When you have a World Cup winner's medal, any criticism of your career probably becomes mute regardless of the role you played.
Take the uber-talented Mario Gotze, whose career has not quite hit the heights it should have for Bayern Munich after an acrimonious move from Borussia Dortmund in 2013.
He will always be remembered as the player that won Germany a fourth World Cup with that unforgettable extra-time winner over Argentina almost two years ago.
Gotze had been tipped as a sort of German Messi at the start of his career, but ex-Brazil star Denilson was also tipped for great, great things when he emerged on the scene for Sao Paulo back in 1994 as a teenager and shone brightly.
The winger, who did go on to win 60 Brazil caps as part of the Selecao's last great generation of talent including Ronaldo, Roberto Carlos and Rivaldo.
Heading into the 1998 World Cup, Ronaldo was the biggest magnet for attention but a little way behind was Denilson, as a winger in a country where another wide-man, Garrincha, is revered as a deity alongside Pele and Zico.
In July 1998, Sevillan side Real Betis secured his services for £22 million, which probably seemed like a good investment on future talent.
In one sense, he did afford them some longevity as he stuck around at Betis for seven years. But in terms of productivity he did not match the price tag and notched only 13 La Liga goals in all that time, which even for a winger and provider was a parsimonious amount for a player of his potential.
In his final season in 2004-05, Denilson appeared in just 10 La Liga games, with all but two showings being off the bench.
What went wrong? Well, according to BBC South American football expert Tim Vickery, who regularly appears on our own Off The Ball and is an authority on anything to do with players from South America and he says that Denilson "was all left foot" or in other words one-dimensional, and the worse sin of having "believed all the hype about himself" until reality set in.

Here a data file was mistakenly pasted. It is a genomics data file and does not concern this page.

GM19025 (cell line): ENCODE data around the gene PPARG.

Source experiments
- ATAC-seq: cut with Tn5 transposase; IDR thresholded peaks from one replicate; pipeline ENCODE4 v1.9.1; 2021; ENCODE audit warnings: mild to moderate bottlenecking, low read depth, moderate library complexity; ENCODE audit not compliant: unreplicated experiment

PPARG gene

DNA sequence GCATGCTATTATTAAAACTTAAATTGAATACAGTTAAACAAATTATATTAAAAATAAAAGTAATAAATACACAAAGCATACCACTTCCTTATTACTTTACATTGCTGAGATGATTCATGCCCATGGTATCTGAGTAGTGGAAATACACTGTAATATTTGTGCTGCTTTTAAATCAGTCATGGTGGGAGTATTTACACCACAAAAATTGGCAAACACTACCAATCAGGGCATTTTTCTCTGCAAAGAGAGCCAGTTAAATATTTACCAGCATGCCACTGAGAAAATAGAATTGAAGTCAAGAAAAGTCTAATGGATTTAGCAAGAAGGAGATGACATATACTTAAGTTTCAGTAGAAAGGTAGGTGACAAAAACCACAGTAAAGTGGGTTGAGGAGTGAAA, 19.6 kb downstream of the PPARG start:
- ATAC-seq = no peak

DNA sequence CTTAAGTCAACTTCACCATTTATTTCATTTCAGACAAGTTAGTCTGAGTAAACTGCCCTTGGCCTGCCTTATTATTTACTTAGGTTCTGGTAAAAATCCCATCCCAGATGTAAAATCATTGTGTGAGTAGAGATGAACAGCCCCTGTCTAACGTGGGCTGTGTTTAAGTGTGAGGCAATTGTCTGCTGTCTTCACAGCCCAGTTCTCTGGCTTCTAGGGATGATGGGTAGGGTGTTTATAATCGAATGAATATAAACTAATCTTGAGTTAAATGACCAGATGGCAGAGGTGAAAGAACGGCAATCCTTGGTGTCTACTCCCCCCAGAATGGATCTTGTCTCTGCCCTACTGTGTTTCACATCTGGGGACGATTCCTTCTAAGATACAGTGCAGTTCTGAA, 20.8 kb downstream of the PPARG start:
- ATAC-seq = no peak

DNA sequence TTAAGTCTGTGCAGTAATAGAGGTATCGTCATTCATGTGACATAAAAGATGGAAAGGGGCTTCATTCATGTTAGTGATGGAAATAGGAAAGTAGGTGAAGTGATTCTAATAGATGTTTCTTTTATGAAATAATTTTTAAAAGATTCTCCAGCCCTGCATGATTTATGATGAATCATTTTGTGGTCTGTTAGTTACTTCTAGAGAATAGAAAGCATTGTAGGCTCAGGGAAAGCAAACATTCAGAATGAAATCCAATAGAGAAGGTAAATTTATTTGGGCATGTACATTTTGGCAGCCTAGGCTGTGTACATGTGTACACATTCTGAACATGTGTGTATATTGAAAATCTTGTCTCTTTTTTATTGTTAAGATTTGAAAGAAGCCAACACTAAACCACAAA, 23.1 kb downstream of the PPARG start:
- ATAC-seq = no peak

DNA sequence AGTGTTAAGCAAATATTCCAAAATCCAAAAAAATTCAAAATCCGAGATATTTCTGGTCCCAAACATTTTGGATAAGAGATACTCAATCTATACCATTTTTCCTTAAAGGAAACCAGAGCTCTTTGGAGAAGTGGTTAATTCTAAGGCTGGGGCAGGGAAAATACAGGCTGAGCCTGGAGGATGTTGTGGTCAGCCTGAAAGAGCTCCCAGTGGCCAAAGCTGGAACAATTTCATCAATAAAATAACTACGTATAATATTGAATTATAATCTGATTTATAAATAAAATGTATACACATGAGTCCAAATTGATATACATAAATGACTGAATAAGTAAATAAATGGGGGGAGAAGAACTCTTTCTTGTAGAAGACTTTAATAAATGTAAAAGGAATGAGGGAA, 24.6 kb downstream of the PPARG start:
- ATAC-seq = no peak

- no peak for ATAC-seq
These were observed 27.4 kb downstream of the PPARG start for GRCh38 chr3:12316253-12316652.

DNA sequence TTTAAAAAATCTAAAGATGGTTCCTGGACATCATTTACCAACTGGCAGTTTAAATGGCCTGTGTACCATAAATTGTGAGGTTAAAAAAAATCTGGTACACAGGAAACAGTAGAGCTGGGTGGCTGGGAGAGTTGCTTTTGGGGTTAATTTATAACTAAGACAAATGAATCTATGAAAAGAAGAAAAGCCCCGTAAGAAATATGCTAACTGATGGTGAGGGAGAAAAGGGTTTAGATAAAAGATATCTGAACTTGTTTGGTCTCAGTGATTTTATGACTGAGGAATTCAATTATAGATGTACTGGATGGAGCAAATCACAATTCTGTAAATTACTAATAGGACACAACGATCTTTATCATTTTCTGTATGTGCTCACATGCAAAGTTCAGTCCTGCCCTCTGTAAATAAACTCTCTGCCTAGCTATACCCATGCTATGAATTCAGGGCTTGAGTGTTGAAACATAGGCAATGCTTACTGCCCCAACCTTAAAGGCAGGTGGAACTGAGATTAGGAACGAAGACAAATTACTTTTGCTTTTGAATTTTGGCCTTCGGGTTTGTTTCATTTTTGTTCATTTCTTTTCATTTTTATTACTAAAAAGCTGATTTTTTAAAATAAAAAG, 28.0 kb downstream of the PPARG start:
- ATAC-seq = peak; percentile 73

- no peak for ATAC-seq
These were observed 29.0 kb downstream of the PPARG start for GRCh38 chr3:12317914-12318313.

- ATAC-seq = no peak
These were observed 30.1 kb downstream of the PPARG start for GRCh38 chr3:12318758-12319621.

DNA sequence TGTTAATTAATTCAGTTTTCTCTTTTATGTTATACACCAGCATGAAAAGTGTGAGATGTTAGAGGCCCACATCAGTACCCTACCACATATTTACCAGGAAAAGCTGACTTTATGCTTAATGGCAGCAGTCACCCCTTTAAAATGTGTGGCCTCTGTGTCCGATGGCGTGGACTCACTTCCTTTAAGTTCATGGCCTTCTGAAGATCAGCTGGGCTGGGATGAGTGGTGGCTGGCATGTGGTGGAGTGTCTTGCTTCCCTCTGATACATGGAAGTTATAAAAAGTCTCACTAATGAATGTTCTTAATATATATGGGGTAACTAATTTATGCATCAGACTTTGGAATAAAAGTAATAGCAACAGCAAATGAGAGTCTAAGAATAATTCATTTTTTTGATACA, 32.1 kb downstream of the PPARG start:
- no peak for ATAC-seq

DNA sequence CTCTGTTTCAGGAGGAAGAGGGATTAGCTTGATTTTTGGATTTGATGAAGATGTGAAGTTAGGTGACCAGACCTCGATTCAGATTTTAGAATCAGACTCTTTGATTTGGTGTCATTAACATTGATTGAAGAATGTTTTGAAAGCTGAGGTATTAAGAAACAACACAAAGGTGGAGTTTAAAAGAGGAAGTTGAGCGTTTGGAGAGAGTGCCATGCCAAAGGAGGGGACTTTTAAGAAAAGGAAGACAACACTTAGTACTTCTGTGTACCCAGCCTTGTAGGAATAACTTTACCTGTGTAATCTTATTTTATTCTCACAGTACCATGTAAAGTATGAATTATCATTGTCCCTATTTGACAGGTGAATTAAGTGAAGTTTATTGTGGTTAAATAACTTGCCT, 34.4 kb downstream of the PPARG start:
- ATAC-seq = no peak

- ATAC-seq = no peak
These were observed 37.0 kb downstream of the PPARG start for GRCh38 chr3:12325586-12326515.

He was also joining as the leader of a club like Betis which at the time had been in the Top 8 for four seasons in a row, but had not enjoyed much tangible success over the years.
They would slip to 11th in his debut season and Betis were even relegated in his second campaign, then going off on loan to Brazilian club Flamengo before helping the club back to La Liga.
Fighting a successful promotion battle was certainly not what he would have expected and one wonders whether he would have fared better if he had been signed by Barcelona instead, who had made the first offer for him.
The winger's proposed move to the Catalan club had fallen through for financial reasons, despite the fact that the pressure would have been less intense in a team packed with other talent.
Instead, Betis came in with an extra-ordinary bid which Sao Paulo accepted and as Denilson would later tell Don Balon:
"I went to sleep thinking that I had signed for Barcelona and woke up and found that I had signed for Betis The first official proposal that I received was from Barcelona. The negotiations were then practically completed. One detail about who would pay the taxes for the transfer meant that talks stopped and I ended up not going. They came in with an offer that Sao Paulo could not refuse. Economically it was very good for me too and I chose to accept it."
Perhaps there's a part of him that wishes he had kept sleeping a little bit longer, although winning the 2002 World Cup was some consolation I'm sure.
You can read more from Raf's The World Is A Ball series every Wednesday on Newstalk.com. To find past articles, head to the Team 33 show page.
You can listen to Greg Lea on Gaddafi's Serie A-playing son on the podcast player below or also on iTunes.